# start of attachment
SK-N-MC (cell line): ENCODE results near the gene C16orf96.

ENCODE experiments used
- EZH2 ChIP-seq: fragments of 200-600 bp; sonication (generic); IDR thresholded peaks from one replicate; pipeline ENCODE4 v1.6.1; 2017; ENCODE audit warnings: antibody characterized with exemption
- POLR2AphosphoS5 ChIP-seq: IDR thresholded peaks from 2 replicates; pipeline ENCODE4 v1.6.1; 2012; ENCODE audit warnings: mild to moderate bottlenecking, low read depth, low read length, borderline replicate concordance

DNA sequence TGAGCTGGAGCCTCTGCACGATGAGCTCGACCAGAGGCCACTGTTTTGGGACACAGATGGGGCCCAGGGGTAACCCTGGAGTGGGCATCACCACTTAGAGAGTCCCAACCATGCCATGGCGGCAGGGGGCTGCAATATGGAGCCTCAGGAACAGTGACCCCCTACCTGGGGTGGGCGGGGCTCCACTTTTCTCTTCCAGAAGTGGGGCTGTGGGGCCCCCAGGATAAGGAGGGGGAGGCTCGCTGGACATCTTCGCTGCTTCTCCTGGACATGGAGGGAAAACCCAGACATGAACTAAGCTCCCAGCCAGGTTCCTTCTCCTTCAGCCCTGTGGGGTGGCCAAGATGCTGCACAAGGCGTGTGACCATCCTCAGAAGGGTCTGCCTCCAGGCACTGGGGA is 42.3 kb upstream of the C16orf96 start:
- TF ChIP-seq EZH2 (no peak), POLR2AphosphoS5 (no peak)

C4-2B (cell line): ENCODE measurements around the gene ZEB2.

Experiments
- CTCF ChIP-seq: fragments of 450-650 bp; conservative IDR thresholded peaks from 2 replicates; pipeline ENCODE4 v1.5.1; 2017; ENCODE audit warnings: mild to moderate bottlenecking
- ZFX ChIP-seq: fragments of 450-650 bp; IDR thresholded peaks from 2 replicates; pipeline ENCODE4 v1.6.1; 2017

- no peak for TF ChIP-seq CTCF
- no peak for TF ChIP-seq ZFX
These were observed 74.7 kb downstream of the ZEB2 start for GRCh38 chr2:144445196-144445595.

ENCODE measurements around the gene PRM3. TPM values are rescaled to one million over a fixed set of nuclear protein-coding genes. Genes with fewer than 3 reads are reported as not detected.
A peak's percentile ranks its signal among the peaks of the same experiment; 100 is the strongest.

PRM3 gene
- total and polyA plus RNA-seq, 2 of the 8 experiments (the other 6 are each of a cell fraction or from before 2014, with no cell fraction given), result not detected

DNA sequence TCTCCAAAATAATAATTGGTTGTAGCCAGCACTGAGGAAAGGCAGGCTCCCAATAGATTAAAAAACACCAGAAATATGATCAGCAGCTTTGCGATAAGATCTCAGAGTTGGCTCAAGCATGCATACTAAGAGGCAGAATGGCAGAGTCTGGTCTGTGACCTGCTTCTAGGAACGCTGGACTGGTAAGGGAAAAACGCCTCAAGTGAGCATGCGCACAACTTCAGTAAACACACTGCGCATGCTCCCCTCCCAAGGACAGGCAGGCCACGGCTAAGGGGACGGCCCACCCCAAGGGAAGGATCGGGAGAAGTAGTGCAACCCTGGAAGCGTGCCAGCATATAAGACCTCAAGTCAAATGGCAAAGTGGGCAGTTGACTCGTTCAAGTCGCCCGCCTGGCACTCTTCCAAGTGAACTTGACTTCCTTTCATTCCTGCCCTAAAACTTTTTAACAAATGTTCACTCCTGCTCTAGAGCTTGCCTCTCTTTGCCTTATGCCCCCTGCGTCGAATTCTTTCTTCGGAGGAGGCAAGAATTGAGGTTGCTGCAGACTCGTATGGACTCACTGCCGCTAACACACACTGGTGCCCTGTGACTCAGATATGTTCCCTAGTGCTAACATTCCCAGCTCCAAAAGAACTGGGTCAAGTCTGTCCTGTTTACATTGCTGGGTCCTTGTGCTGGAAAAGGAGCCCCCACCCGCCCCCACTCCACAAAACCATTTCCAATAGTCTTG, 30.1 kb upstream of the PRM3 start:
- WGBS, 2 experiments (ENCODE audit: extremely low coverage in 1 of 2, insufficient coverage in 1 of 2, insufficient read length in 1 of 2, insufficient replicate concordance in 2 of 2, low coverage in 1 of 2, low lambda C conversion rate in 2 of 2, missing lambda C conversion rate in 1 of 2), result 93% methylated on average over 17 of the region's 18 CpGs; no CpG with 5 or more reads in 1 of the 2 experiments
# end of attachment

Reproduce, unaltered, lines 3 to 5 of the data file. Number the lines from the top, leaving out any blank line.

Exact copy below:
- EZH2 ChIP-seq: fragments of 200-600 bp; sonication (generic); IDR thresholded peaks from one replicate; pipeline ENCODE4 v1.6.1; 2017; ENCODE audit warnings: antibody characterized with exemption
- POLR2AphosphoS5 ChIP-seq: IDR thresholded peaks from 2 replicates; pipeline ENCODE4 v1.6.1; 2012; ENCODE audit warnings: mild to moderate bottlenecking, low read depth, low read length, borderline replicate concordance

DNA sequence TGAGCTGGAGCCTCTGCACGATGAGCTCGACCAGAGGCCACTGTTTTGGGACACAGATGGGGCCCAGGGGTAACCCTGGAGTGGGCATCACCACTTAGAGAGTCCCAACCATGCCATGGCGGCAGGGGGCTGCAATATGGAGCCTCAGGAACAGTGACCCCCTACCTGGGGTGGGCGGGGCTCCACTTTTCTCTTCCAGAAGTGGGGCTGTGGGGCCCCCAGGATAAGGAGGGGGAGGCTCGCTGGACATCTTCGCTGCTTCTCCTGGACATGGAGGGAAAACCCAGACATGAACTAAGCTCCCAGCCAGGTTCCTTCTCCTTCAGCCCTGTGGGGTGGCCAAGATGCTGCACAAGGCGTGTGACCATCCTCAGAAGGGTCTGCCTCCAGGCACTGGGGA is 42.3 kb upstream of the C16orf96 start: